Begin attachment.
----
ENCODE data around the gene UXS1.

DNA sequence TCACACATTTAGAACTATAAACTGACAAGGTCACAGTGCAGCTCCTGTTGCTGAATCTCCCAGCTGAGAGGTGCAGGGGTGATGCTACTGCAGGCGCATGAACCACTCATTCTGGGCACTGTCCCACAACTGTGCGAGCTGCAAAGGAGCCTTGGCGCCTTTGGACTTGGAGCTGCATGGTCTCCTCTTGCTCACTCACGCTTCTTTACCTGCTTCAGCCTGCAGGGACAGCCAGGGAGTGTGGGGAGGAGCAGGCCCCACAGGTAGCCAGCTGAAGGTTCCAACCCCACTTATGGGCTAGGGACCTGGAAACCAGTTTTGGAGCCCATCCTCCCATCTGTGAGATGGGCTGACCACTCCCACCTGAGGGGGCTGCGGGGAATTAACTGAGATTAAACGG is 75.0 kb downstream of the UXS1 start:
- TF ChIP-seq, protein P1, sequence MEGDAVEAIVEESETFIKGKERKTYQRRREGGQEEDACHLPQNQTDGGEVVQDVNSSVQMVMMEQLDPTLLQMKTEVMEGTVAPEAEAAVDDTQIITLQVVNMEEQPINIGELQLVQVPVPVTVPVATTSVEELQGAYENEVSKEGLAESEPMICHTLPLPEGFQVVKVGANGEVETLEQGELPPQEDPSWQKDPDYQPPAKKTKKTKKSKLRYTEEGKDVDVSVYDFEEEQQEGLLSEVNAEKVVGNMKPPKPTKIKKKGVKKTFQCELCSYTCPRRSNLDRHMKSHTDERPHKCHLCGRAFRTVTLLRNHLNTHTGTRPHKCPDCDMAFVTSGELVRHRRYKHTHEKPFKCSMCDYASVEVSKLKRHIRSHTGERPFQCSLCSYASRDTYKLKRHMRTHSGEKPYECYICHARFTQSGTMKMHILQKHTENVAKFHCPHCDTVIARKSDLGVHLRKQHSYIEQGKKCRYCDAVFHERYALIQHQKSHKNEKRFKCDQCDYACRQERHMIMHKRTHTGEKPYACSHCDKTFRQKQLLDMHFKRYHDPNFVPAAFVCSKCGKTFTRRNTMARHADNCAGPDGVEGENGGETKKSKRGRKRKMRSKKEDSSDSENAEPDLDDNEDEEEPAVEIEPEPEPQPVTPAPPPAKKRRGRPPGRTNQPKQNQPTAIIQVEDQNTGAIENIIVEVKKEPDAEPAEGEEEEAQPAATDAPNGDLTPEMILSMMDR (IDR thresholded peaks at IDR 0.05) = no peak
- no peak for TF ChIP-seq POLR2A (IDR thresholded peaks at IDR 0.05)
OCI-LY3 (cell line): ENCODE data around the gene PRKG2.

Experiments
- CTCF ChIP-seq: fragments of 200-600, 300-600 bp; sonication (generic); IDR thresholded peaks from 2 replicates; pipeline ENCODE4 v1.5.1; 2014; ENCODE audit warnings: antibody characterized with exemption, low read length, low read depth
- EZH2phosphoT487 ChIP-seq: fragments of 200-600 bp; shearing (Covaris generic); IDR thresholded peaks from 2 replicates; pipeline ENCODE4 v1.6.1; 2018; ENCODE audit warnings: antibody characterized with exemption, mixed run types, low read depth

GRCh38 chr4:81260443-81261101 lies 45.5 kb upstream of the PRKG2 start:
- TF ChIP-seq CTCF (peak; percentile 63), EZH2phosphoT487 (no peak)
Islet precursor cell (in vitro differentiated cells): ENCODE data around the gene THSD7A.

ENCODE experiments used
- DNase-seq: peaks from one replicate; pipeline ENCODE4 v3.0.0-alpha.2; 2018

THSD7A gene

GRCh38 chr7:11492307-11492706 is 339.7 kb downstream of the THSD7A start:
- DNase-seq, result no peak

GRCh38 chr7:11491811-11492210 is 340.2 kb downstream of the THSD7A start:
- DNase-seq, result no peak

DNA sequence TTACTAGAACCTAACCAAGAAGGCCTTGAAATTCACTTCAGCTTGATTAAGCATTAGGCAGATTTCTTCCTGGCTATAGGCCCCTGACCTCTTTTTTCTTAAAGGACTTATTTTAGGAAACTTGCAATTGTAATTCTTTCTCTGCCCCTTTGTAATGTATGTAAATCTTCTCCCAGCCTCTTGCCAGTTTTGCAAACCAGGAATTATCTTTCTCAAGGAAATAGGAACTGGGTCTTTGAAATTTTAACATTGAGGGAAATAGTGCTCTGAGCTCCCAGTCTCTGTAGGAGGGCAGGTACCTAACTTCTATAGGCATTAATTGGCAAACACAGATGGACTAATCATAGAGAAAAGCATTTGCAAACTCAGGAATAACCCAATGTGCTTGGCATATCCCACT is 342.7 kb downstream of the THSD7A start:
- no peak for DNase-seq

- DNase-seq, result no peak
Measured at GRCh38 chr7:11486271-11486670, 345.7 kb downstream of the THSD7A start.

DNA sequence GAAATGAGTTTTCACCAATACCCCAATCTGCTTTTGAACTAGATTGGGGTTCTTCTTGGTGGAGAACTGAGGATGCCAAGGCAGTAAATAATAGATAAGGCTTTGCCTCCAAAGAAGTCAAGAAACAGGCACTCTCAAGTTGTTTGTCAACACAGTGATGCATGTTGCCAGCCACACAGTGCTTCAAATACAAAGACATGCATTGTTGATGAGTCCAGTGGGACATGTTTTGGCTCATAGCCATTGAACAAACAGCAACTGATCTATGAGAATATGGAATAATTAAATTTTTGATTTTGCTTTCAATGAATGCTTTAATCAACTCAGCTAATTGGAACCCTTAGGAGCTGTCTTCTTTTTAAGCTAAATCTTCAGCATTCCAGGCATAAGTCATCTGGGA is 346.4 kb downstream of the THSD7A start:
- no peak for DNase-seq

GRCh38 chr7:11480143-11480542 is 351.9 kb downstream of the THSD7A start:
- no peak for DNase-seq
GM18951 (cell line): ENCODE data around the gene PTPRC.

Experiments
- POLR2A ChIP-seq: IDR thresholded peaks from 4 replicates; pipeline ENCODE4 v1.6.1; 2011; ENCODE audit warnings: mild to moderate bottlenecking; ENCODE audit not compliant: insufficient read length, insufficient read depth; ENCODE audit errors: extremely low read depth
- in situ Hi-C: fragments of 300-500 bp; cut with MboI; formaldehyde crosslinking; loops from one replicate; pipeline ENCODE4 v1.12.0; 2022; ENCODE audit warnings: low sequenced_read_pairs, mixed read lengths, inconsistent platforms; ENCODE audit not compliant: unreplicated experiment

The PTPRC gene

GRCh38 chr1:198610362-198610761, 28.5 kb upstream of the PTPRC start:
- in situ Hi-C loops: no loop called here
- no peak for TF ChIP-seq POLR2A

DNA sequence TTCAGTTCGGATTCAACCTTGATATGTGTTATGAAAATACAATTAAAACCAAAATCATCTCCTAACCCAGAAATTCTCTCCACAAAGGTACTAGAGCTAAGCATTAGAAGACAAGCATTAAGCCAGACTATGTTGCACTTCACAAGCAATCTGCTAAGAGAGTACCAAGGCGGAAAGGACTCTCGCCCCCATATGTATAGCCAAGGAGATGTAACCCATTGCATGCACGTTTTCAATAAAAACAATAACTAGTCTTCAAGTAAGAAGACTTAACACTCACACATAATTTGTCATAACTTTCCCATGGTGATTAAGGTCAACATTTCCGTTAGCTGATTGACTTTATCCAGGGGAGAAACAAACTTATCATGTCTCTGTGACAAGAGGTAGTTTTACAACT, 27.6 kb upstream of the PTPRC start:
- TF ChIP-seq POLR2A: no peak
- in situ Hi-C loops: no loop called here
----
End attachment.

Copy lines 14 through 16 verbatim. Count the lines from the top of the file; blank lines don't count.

THSD7A gene

GRCh38 chr7:11492307-11492706 is 339.7 kb downstream of the THSD7A start:
- DNase-seq, result no peak